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Roughly half an orbit of the ISS, from sunrise over Northern Europe to sunset south-east of Australia. The view is to the north of the station’s ground track. In the upper-left, is the tail of the Space Shuttle Discovery, which docked with the Space Station during the STS-131 mission. The animation begins with a view of snow-covered Norway and the Jutland Peninsula. Low clouds cover Central Europe.
The animation continues as the Station flies by Ukraine, eastern Russia, the Volga River, and then the Russian Steppes. South and east of the steppes, a dust storm comes into view over the Taklimakan Desert, followed shortly by the lake-studded Tibetan Plateau and the glaciers of the Himalayan Mountains. Smoke-shrouded lowlands hug the southern margin of the Himalaya. Smoke also covers much of South-east Asia, including the Irrawaddy Delta.
After the Space Station passes over the sapphire-blue South China Sea, the island of Borneo appears, followed by the open expanse of the Indian Ocean. A trio of coral reefs lies off the coast of Western Australia, which is studded with clouds. Australia’s arid interior is coloured myriad shades of red. As sunset nears, cloud shadows lengthen, highlighting their structure. Night falls as the Space Station crosses the terminator above the South Pacific.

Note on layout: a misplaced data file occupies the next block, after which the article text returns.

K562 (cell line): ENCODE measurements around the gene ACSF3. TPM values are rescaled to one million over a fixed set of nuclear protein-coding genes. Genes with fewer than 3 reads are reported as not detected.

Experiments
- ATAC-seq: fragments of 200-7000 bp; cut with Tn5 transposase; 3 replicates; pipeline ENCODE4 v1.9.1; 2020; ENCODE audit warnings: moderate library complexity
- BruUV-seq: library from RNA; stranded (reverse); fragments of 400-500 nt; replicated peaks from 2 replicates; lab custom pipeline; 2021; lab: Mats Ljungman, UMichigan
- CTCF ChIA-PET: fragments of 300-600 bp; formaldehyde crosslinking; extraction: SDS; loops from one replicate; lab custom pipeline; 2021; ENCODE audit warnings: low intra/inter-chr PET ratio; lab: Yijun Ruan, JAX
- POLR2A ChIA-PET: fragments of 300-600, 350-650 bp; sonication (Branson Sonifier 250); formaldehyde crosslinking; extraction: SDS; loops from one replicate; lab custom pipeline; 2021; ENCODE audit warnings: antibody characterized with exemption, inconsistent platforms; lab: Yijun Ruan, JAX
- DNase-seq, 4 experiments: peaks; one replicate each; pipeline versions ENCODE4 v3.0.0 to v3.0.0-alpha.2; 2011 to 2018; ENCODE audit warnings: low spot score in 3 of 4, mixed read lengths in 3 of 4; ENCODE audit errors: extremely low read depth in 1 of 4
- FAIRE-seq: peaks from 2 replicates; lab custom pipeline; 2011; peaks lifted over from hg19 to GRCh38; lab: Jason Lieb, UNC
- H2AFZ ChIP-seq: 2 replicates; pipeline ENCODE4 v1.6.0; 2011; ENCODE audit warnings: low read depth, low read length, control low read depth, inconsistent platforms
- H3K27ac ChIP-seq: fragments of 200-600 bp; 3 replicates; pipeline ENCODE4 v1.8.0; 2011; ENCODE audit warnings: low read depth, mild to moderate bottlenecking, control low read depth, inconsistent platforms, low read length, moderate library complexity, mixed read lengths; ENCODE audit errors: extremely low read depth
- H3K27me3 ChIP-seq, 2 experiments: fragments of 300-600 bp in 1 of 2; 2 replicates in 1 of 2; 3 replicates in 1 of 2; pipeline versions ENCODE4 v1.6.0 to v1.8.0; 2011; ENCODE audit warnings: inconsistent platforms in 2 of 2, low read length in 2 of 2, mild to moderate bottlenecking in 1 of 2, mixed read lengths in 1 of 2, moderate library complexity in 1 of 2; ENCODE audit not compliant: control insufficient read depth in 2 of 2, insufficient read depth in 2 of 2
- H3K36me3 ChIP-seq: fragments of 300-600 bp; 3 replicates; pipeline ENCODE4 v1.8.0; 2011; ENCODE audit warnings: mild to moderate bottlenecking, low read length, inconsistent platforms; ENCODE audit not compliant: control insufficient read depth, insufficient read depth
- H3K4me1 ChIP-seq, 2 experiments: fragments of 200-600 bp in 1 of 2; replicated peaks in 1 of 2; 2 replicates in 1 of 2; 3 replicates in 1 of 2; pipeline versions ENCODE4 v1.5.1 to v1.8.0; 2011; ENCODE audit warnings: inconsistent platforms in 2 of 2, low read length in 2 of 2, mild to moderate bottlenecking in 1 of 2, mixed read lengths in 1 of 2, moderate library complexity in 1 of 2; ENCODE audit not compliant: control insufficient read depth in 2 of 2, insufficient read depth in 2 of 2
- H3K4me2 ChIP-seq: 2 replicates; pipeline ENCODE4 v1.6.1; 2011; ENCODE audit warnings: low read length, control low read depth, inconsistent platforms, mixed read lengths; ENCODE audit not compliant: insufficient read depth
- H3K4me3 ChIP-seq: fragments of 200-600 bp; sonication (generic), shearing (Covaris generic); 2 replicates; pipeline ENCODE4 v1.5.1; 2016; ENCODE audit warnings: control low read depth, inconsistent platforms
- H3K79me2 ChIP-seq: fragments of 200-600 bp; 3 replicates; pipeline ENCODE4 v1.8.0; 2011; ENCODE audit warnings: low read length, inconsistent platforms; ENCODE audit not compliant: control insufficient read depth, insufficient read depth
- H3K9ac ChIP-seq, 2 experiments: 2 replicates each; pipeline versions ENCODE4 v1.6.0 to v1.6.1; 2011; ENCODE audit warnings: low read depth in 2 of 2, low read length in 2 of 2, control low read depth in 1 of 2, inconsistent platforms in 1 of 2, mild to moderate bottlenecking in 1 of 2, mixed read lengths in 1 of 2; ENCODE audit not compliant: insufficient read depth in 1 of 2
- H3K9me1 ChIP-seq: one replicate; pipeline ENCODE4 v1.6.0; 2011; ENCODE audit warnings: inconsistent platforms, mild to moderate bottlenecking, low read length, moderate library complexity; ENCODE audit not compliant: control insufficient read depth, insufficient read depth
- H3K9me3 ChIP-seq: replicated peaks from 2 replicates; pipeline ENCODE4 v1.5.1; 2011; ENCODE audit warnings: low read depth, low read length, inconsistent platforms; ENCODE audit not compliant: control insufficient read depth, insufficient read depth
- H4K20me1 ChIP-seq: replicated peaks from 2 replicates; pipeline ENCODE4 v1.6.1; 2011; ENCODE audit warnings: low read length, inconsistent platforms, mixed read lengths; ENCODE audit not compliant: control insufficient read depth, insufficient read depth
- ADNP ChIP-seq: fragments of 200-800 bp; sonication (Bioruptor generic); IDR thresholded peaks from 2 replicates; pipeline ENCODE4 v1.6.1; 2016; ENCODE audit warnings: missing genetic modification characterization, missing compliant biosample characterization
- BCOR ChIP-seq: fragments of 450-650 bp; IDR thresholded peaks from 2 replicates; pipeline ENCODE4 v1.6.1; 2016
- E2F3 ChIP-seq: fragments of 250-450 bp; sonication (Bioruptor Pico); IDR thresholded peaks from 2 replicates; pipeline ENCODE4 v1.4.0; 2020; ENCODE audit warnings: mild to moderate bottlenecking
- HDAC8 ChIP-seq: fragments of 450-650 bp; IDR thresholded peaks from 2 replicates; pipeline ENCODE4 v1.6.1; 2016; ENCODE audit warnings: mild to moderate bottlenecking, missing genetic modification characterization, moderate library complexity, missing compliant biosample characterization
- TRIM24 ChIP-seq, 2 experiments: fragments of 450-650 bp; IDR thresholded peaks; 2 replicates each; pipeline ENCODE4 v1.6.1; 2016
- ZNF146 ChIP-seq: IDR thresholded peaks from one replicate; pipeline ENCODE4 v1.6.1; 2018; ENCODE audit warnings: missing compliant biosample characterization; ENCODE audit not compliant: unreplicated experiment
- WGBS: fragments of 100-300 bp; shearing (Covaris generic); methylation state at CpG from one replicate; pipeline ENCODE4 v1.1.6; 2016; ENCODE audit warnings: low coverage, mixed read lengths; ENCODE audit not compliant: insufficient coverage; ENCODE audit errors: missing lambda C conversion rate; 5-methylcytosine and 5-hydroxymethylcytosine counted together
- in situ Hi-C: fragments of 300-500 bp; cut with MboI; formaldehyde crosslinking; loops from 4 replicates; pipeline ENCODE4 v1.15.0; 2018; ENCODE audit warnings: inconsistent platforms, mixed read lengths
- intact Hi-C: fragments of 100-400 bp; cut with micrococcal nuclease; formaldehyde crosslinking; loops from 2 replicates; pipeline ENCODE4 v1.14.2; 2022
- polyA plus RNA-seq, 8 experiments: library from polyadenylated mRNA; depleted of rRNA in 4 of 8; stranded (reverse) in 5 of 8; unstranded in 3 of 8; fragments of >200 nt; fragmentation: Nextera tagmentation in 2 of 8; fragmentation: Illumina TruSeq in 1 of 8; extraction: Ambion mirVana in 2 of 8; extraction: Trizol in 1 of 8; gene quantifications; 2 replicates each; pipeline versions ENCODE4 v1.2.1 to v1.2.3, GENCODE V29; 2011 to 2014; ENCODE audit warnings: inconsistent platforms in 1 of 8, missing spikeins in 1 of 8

Eclipsed Moon in the Milky Way
Image Credit & Copyright: Babak Tafreshi (TWAN)
Explanation: On June 15, the totally eclipsed Moon was very dark, with the Moon itself positioned on the sky toward the center of our Milky Way Galaxy. This simple panorama captures totality from northern Iran in 8 consecutive exposures each 40 seconds long. In the evocative scene, the dark of the eclipsed Moon competes with the Milky Way’s faint glow. The tantalizing red lunar disk lies just above the bowl of the dark Pipe Nebula, to the right of the glowing Lagoon and Trifid nebulae and the central Milky Way dust clouds. At the far right, the wide field is anchored by yellow Antares and the colorful clouds of Rho Ophiuchi. To identify other sights of the central Milky Way just slide your cursor over the image. The total phase of this first lunar eclipse of 2011 lasted an impressive 100 minutes. Parts of the eclipse were visible from most of planet Earth, with notable exceptions of North and Central America.